However, Reuters reported that this criticism was “a bit thorny” as the Phase One trade deal between the two countries was still in place.
In 2020, the US and China reached an historic and enforceable agreement on a Phase One trade deal that required structural reforms and other changes to China’s economic and trade regime in the areas of intellectual property, technology transfer, agriculture, financial services, and currency and foreign exchange, according to the US Department of Agriculture (USDA).
“The Phase One agreement also includes a commitment by China that it will make substantial additional purchases of US goods and services in the coming years.
“The Agriculture Chapter addresses structural barriers to trade, and support a dramatic expansion of US food, agriculture, and seafood product exports.
“A multitude of non-tariff barriers to US agriculture and seafood products are addressed, including for meat, poultry, seafood, rice, dairy, infant formula, horticultural products, animal feed and feed additives, pet food, and products of agriculture biotechnology,” according to the USDA website.
The recent comments were made amid pledges by the US to hold Russia accountable for implementing the newly signed Ukraine export deal, aimed at restarting grain shipments trapped in that country since Russia’s invasion in February.
The conflict had resulted in global food prices rising, and thus increasing fears about hunger in developing countries.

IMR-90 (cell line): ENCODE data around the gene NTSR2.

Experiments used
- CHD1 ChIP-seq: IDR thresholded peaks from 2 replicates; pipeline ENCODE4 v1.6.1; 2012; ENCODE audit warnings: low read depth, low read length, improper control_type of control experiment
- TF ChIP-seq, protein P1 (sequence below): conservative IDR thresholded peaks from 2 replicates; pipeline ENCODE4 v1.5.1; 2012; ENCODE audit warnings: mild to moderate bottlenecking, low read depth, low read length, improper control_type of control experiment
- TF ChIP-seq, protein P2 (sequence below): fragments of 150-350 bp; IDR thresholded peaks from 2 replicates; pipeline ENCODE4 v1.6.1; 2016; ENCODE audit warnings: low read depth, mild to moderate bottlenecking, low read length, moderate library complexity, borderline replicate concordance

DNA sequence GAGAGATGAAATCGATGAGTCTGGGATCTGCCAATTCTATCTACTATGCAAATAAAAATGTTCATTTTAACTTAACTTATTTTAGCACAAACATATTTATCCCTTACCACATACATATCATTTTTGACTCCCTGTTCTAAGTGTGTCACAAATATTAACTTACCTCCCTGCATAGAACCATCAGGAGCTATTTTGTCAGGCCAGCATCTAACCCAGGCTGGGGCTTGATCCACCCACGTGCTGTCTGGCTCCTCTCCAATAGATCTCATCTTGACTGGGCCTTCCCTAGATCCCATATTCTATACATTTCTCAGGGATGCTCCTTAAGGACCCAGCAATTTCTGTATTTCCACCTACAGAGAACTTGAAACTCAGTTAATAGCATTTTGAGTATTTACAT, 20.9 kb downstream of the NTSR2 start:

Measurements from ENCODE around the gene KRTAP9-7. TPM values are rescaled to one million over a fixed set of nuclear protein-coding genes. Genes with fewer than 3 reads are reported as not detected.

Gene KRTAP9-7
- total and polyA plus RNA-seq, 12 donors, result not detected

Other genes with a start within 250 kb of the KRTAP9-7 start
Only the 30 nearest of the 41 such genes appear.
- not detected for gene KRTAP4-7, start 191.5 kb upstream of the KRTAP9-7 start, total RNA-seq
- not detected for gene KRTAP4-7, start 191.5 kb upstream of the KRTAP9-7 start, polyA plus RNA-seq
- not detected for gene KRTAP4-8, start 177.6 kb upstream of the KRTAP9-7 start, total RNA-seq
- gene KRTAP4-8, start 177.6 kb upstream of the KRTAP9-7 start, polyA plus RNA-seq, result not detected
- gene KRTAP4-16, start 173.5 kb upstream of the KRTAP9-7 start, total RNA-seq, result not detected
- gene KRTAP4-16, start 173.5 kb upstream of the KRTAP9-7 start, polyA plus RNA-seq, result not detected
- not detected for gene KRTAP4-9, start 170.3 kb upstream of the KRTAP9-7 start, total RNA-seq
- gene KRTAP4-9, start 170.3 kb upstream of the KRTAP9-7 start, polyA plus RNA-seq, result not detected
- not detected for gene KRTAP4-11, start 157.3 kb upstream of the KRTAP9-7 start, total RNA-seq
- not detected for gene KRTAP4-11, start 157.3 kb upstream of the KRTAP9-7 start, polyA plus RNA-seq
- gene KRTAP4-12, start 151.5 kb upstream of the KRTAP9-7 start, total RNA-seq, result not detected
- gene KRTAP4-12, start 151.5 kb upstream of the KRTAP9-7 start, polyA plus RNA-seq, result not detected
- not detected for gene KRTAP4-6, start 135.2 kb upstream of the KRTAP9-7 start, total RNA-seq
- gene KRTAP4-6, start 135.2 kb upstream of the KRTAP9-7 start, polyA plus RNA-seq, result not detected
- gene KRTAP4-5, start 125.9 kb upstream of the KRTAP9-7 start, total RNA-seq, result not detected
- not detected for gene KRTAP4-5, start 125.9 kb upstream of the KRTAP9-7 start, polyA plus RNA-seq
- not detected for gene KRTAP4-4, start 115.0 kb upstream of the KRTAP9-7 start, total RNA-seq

US officials pointed out that China could tap into its stockpiles to “provide more grain to the poor people around the world”, Reuters said.
The total number of grain shipments from Ukraine in April this year reached only one-third of that shipped in 2021.
Responding to the US statements, Chinese representatives harshly criticised the US’s use of maize in ethanol production, calling it irresponsible.
According to US government sources, about 137 million tons of maize would be used in ethanol production during the upcoming marketing year, or 37% of total volumes.
However, reports indicated that China had been increasingly expanding its share of global grain stocks in recent years, with the intention of maintaining food security.
By next year, according to the USDA, China would account for 65% of the world’s maize stocks, as well as a record 53% of global wheat stocks.
“As such, if the official US stance is to put humanitarian needs first, the Phase One trade deal, a binding agreement that gives China license to buy extraordinary volumes of US grains, may need to be immediately reconsidered,” Reuters said.